Resumidamente, a MCG apresentou as razões que justificam a procura de novos materiais para esta indústria (que englobam questões ambientais, de segurança, de conforto e outras relacionadas com custos), mostrou quais os materiais usados atualmente e explicou ainda de que forma podem as empresas do sector adaptarem-se a este futuro em mudança constante.
Entre outras conclusões, há ideias fundamentais a reter face ao futuro da indústria automóvel, nas quais as empresas devem refletir:
Todas as empresas que consistem o Supply Chain, assim como os construtores do sector automóvel, devem trabalhar em conjunto para darem resposta a este desafio e para acompanharem a referida evolução.
A qualificação e conhecimentos específicos dos Quadros Técnicos, Engenheiros e Business Developers será mais do que nunca um ponto fundamental na estratégia das empresas.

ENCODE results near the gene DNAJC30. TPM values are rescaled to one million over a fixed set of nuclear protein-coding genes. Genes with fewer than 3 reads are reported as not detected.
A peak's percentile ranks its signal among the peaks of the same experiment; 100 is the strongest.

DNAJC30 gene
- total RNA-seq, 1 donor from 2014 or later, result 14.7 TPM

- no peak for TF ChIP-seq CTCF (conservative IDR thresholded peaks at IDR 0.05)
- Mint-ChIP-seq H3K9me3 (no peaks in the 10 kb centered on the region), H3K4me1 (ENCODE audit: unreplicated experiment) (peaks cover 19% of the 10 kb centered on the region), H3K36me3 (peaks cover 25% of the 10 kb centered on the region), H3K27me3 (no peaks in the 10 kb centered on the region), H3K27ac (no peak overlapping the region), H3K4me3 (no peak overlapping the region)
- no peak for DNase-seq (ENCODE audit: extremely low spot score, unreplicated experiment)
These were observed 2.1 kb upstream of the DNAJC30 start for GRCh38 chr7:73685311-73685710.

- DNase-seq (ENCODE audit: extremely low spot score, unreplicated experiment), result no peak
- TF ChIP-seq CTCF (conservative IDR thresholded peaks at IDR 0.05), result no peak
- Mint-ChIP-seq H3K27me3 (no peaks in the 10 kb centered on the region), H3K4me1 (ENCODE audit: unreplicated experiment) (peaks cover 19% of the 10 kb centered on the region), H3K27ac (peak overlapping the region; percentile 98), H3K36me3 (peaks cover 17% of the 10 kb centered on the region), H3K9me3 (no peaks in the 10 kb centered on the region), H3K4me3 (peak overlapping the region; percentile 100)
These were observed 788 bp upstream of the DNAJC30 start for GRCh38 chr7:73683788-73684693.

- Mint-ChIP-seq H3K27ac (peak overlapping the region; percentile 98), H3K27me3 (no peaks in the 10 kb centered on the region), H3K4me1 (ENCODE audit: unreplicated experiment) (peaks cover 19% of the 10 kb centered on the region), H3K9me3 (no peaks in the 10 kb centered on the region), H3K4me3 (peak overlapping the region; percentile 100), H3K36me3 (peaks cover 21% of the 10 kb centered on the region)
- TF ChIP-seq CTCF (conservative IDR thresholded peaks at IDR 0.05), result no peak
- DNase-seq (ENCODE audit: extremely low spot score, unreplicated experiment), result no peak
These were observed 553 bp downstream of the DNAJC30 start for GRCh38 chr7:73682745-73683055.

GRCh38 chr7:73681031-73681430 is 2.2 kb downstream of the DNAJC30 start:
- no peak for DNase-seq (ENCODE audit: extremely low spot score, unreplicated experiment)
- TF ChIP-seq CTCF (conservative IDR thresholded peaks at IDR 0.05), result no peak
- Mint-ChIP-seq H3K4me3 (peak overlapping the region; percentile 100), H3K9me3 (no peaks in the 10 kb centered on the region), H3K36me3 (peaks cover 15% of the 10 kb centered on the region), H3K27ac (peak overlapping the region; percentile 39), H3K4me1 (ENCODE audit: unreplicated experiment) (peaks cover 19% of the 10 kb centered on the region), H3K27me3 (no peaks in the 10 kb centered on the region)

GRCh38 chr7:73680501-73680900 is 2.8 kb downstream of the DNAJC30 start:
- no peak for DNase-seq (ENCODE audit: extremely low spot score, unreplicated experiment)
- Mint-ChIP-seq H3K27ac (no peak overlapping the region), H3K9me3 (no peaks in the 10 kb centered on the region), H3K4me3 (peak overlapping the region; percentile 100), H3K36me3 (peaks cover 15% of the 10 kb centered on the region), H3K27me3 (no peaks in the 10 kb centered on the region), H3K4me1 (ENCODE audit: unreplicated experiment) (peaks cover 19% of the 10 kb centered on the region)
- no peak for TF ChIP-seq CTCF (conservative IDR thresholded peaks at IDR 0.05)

A ligação aos Departamentos de Engenharia dos Clientes, na fase do processo de venda, é fundamental para que exista uma participação no desenvolvimento dos produtos, a fim de influenciar de acordo com os objetivos comuns.
Os Departamentos de Compras e/ou Procurement terão papel fundamental no posicionamento estratégico das empresas no sentido de potenciar fontes de fornecimento e/ou parcerias aplicáveis à concretização estratégica.
As empresas têm de estar em constante avaliação no que toca a processos e tecnologias de produção, para poderem investir corretamente.
Os processos de produção terão de se adaptar a um largo número de materiais diferentes.
Acompanhe a atividade da MCG no LinkedIn ou siga esta secção de notícias MCG para ficar a saber mais sobre todos os projetos desenvolvidos pela empresa.
Está confirmada a manutenção da Certificação Ambiental ISO 14001:2015 da MCG, na sequência da primeira auditoria de acompanhamento realizada recentemente ao Sistema de Gestão Ambiental da empresa.
in MCG mind for metal, 23-05-2019